Somerville Mayor Joseph Curtatone is hoping the rest of the state will see casino development the way he does now that it is moving closer to reality.
Joining a coalition that includes a state senator, the president of the Massachusetts Family Institute, and the administrator of the Episcopal Diocese of Western Massachusetts, Curatone was one of the first 10 people to sign a petition calling for a ballot question asking voters to repeal the state's casino law.
"This is really the only opportunity the greater Commonwealth will have to engage, to comment on, what we believe is bad policy and a flawed piece of legislation," Curtatone said in a phone interview Thursday.
Curtatone has been vocal in his opposition to casinos as a source of revenue for the state, and particularly a proposal in Everett, located just across the Mystic River from Somerville. But Curtatone said the push for a ballot question is about more than protecting Somerville, calling casinos "economic development by desperation."
"This is bigger than the impacts on the City of Somerville, we're talking about a dramatic shift in the culture of the Commonwealth," he said. "The negative impacts are very dramatic. There will be a lot of sad stories. We're relying on fool's gold."
The proposed development in Everett, located at the former Monsanto factory site off of Route 99, has been met with criticism from officials in neighboring Medford and residents in Charlestown, along with Curtatone. Everett Mayor Carlo DeMaria Jr. plans to address those criticisms in a press conference Friday.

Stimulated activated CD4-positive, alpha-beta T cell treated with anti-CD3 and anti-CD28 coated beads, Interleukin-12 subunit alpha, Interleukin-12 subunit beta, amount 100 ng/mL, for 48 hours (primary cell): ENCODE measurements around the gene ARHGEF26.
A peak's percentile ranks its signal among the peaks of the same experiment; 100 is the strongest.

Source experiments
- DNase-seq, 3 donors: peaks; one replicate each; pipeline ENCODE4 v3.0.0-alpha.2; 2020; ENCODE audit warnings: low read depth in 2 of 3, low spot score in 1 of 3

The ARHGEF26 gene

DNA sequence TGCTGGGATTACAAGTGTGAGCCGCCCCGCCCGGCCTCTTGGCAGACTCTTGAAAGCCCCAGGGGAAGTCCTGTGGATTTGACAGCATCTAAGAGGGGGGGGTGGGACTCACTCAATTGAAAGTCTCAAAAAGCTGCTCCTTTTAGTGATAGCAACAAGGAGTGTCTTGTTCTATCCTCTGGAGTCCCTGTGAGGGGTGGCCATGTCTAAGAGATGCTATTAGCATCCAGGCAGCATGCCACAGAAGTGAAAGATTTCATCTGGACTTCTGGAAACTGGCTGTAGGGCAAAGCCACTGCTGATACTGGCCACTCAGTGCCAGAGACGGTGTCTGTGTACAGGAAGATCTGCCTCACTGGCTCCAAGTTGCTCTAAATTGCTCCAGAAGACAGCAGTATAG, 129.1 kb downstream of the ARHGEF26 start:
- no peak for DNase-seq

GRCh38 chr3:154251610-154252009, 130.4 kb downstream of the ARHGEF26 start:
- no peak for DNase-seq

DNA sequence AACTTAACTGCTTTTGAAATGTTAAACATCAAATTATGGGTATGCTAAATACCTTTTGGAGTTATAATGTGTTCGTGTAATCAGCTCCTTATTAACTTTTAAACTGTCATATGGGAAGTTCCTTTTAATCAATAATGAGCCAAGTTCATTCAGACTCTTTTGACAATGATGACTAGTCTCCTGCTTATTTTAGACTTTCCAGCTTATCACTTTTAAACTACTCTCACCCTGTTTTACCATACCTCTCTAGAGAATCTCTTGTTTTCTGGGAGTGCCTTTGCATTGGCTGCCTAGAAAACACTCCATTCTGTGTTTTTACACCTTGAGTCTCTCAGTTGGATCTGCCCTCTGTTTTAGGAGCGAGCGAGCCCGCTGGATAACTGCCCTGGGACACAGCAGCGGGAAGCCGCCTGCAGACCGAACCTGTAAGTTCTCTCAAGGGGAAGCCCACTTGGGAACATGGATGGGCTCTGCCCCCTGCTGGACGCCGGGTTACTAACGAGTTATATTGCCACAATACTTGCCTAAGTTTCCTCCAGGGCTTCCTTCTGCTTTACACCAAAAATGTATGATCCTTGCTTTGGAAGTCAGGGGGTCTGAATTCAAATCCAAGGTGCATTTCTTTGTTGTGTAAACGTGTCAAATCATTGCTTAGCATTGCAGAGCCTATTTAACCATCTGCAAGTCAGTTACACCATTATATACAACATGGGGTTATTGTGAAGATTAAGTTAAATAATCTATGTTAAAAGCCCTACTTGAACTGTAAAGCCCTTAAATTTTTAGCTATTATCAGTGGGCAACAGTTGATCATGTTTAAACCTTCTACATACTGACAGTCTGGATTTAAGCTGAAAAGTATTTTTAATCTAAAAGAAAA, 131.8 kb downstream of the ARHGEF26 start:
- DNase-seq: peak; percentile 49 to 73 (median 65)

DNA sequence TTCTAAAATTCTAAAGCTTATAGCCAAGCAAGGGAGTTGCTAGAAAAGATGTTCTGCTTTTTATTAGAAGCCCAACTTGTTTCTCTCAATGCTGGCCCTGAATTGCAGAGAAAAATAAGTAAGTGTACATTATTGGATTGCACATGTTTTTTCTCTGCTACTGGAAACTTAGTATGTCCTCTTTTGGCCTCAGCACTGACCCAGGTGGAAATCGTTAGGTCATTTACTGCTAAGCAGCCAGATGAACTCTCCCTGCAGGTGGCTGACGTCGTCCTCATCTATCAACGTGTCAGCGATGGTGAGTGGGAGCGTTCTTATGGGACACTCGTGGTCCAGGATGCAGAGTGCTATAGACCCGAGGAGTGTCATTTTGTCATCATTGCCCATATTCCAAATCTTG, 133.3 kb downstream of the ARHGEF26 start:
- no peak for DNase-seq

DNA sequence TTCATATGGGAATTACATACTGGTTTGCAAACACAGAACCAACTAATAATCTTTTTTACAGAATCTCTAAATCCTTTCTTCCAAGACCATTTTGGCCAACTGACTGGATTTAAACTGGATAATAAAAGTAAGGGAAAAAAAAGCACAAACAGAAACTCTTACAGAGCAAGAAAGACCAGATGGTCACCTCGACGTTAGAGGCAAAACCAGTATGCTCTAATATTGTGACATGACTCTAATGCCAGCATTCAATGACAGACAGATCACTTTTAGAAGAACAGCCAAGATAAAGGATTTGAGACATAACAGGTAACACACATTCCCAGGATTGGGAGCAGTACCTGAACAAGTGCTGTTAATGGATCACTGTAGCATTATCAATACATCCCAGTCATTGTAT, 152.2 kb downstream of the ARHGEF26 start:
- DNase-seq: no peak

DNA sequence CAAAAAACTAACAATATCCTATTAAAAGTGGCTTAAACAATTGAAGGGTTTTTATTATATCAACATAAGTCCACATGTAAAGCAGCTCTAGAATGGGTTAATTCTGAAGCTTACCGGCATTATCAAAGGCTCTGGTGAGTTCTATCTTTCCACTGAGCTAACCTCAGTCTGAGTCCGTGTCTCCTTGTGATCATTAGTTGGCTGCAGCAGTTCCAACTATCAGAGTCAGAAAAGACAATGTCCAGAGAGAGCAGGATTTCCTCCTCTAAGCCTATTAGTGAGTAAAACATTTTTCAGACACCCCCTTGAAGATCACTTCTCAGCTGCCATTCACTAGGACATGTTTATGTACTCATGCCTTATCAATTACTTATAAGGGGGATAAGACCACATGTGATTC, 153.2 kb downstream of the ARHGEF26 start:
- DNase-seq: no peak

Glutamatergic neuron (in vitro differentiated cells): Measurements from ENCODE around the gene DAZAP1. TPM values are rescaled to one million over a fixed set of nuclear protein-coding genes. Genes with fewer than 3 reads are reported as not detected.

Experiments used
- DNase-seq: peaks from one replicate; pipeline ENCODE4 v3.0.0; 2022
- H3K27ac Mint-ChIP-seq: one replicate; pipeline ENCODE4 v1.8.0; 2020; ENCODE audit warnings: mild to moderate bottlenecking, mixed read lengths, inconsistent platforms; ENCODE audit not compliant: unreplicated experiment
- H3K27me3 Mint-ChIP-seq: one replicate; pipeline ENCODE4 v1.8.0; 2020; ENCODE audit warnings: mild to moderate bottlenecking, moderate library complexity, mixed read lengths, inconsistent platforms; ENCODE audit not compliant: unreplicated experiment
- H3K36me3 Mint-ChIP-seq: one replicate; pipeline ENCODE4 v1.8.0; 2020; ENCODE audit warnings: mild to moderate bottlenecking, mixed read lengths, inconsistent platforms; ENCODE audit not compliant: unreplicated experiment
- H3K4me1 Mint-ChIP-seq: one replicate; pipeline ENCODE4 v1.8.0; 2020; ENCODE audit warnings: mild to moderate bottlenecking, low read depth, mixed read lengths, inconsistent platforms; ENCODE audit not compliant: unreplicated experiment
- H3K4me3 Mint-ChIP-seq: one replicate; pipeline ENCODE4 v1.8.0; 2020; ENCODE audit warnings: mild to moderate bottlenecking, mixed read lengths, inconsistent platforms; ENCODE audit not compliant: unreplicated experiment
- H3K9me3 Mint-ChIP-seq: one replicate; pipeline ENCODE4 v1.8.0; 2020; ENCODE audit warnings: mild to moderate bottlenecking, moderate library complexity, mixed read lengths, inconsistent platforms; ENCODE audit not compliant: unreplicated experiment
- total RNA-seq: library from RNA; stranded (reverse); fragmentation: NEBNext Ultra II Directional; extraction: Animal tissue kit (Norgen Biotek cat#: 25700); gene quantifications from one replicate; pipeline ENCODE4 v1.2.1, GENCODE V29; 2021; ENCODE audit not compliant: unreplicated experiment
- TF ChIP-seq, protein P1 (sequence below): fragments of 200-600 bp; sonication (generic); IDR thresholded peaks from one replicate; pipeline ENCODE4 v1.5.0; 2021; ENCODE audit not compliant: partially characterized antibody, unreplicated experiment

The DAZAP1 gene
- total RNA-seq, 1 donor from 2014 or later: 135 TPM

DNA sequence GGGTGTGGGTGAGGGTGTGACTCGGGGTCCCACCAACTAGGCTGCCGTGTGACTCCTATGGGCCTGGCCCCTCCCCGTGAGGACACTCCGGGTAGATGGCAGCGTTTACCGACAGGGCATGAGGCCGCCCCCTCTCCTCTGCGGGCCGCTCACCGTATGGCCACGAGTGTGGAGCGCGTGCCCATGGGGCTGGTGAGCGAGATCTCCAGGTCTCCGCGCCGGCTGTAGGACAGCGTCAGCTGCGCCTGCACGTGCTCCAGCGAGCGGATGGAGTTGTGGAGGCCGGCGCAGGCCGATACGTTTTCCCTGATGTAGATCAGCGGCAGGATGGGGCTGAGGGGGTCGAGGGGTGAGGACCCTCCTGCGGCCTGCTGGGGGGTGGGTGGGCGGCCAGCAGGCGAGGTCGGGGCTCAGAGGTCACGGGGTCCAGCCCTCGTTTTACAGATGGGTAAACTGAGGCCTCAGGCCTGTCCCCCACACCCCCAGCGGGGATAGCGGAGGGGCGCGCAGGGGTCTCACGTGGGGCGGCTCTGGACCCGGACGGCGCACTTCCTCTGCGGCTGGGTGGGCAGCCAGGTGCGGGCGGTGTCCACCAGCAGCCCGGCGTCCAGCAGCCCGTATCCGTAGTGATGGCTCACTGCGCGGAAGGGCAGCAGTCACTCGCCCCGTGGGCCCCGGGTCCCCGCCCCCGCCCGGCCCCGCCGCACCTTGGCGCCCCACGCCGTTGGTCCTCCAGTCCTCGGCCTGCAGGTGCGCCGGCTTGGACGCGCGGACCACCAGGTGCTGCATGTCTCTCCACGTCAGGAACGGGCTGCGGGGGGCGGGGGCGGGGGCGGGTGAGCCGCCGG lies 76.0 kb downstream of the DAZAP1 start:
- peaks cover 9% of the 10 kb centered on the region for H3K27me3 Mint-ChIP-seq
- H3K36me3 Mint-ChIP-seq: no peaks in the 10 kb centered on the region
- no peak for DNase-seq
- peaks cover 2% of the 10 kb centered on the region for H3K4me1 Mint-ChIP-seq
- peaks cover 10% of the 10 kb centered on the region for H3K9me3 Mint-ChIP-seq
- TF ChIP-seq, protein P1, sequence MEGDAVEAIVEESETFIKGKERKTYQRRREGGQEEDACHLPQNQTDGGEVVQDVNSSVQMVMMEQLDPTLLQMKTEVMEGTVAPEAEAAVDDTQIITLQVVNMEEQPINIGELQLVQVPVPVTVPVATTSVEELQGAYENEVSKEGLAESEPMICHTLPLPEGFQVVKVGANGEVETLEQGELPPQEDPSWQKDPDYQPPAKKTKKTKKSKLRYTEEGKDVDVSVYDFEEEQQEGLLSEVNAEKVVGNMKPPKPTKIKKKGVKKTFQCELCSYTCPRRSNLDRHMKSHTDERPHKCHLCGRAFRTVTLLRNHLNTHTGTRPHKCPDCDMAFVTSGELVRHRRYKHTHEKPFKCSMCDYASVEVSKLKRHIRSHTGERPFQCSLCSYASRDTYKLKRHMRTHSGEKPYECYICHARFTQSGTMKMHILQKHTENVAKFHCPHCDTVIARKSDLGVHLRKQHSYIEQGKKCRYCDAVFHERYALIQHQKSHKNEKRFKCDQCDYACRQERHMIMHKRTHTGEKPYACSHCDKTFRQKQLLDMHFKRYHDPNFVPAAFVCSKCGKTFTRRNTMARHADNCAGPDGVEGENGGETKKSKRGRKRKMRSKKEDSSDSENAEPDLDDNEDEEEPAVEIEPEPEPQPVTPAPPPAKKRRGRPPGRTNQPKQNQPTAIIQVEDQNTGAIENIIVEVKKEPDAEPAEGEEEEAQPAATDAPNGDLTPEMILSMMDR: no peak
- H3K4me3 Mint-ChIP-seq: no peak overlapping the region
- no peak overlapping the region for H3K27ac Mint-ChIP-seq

The Massachusetts casino law calls for referendum approval of a development by the host community. It also calls for developers to negotiate mitigation with neighboring communities, but does not require regional approval.
Curtatone said it was "unfathomable" that area communities do not have more say in proposed casino developments.
Everett's proposed casino site is only a couple hundred yards across the Mystic River from Somerville's Assembly Row, a massive, mixed-use development that has received over $130 million in public funding and over $1 billion in private money, and is currently under construction.
"We are going to risk that investment, and yet, only the voters of Everett get to vote on the proposal?" he said. "That, to me, is absurd."
The petition for a ballot question was filed Wednesday, and will take thousands more signatures to end up on the ballot.
The referendum would give Massachusetts voters a chance to change their minds on casinos, Curtatone said.
"I refuse to give into the fact that we should just accept this," he said. "It's never too late to step back and say is this not the right thing for the Commonwealth."